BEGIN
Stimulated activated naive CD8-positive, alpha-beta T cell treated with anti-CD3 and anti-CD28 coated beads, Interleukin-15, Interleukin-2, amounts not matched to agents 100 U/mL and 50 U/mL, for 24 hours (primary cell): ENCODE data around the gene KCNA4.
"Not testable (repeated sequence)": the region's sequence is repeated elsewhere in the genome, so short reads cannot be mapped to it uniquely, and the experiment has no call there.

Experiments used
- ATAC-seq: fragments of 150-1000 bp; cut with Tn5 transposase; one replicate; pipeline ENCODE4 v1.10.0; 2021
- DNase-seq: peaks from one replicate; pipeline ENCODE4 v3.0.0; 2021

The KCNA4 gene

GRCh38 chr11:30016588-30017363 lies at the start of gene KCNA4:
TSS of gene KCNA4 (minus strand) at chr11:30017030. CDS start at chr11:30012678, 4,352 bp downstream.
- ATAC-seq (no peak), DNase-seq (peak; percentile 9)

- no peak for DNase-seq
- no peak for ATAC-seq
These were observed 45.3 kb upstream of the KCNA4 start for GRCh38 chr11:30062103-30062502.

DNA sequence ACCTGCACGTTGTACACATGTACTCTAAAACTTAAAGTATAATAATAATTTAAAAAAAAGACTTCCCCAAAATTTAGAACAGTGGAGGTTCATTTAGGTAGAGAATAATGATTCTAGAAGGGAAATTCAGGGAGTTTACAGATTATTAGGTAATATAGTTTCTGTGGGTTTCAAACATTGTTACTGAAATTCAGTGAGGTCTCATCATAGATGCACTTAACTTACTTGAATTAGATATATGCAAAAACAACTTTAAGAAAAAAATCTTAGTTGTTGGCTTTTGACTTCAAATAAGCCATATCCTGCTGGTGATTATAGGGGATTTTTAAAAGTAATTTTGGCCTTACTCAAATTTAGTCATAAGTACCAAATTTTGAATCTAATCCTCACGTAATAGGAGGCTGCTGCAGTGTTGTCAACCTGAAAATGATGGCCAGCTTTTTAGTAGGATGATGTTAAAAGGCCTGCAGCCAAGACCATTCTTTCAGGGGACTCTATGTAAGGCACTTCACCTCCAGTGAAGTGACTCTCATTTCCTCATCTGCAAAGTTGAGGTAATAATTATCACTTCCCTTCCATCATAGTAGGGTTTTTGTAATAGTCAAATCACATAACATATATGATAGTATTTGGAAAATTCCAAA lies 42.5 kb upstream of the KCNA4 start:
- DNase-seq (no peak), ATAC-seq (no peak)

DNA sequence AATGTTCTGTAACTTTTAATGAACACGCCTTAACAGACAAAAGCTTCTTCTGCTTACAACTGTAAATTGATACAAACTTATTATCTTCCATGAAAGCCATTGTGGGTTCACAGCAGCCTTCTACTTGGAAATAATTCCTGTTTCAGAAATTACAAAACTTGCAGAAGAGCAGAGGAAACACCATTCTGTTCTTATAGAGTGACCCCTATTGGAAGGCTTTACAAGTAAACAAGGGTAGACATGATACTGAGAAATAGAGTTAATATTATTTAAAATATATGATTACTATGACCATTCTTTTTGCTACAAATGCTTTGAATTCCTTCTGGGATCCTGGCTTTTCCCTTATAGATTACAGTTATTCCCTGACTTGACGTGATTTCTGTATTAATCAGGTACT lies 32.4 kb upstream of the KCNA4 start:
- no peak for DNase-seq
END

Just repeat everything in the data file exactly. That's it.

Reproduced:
Stimulated activated naive CD8-positive, alpha-beta T cell treated with anti-CD3 and anti-CD28 coated beads, Interleukin-15, Interleukin-2, amounts not matched to agents 100 U/mL and 50 U/mL, for 24 hours (primary cell): ENCODE data around the gene KCNA4.
"Not testable (repeated sequence)": the region's sequence is repeated elsewhere in the genome, so short reads cannot be mapped to it uniquely, and the experiment has no call there.

Experiments used
- ATAC-seq: fragments of 150-1000 bp; cut with Tn5 transposase; one replicate; pipeline ENCODE4 v1.10.0; 2021
- DNase-seq: peaks from one replicate; pipeline ENCODE4 v3.0.0; 2021

The KCNA4 gene

GRCh38 chr11:30016588-30017363 lies at the start of gene KCNA4:
TSS of gene KCNA4 (minus strand) at chr11:30017030. CDS start at chr11:30012678, 4,352 bp downstream.
- ATAC-seq (no peak), DNase-seq (peak; percentile 9)

- no peak for DNase-seq
- no peak for ATAC-seq
These were observed 45.3 kb upstream of the KCNA4 start for GRCh38 chr11:30062103-30062502.

DNA sequence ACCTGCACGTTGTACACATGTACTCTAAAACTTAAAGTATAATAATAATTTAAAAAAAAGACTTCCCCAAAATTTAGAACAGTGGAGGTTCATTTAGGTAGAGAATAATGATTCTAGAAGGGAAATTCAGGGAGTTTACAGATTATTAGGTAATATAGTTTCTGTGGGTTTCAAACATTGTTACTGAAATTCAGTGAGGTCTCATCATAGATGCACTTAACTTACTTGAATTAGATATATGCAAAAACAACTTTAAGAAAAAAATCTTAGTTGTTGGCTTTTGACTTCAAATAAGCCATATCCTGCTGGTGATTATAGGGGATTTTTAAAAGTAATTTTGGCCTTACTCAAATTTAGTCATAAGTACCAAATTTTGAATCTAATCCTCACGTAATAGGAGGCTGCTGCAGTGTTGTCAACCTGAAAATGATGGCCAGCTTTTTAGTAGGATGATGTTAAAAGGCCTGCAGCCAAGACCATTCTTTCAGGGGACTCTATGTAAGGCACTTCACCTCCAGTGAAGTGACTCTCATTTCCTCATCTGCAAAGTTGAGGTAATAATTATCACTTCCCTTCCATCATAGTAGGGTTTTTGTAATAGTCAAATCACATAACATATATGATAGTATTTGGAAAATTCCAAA lies 42.5 kb upstream of the KCNA4 start:
- DNase-seq (no peak), ATAC-seq (no peak)

DNA sequence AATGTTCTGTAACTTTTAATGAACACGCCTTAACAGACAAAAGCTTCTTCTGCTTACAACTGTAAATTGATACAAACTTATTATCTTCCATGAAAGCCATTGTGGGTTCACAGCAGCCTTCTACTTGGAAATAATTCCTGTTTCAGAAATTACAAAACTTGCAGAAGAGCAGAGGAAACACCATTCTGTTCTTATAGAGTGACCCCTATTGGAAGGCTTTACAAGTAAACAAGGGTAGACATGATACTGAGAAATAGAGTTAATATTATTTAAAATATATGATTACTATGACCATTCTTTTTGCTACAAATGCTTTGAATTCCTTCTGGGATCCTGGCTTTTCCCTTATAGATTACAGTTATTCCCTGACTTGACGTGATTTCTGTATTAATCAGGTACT lies 32.4 kb upstream of the KCNA4 start:
- no peak for DNase-seq